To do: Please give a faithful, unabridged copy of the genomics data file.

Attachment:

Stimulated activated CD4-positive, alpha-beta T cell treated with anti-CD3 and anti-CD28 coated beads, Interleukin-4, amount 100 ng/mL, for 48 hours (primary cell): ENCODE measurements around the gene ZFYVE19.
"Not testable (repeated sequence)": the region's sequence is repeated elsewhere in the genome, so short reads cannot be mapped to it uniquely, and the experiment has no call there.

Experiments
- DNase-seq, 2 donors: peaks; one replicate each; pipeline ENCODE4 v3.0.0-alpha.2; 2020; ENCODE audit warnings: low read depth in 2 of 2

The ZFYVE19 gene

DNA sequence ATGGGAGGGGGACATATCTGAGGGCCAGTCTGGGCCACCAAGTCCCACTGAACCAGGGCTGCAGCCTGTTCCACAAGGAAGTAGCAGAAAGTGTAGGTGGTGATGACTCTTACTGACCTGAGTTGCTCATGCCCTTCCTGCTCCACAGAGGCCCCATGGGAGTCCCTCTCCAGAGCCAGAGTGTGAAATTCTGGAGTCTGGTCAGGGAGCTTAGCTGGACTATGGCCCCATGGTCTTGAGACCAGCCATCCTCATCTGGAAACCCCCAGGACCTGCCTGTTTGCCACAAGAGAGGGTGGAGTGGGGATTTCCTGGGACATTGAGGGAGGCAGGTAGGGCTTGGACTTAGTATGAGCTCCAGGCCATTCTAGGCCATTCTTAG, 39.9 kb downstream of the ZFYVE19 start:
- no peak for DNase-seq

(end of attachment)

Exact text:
Stimulated activated CD4-positive, alpha-beta T cell treated with anti-CD3 and anti-CD28 coated beads, Interleukin-4, amount 100 ng/mL, for 48 hours (primary cell): ENCODE measurements around the gene ZFYVE19.
"Not testable (repeated sequence)": the region's sequence is repeated elsewhere in the genome, so short reads cannot be mapped to it uniquely, and the experiment has no call there.

Experiments
- DNase-seq, 2 donors: peaks; one replicate each; pipeline ENCODE4 v3.0.0-alpha.2; 2020; ENCODE audit warnings: low read depth in 2 of 2

The ZFYVE19 gene

DNA sequence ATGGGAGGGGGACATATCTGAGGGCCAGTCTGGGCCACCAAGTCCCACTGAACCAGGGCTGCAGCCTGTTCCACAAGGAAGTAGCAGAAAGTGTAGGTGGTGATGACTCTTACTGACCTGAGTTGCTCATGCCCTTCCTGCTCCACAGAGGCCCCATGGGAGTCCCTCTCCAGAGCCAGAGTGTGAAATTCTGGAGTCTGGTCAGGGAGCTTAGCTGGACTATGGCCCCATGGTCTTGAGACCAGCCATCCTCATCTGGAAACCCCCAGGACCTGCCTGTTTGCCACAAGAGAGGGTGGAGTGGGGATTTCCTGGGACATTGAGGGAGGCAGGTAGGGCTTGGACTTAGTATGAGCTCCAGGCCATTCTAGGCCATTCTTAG, 39.9 kb downstream of the ZFYVE19 start:
- no peak for DNase-seq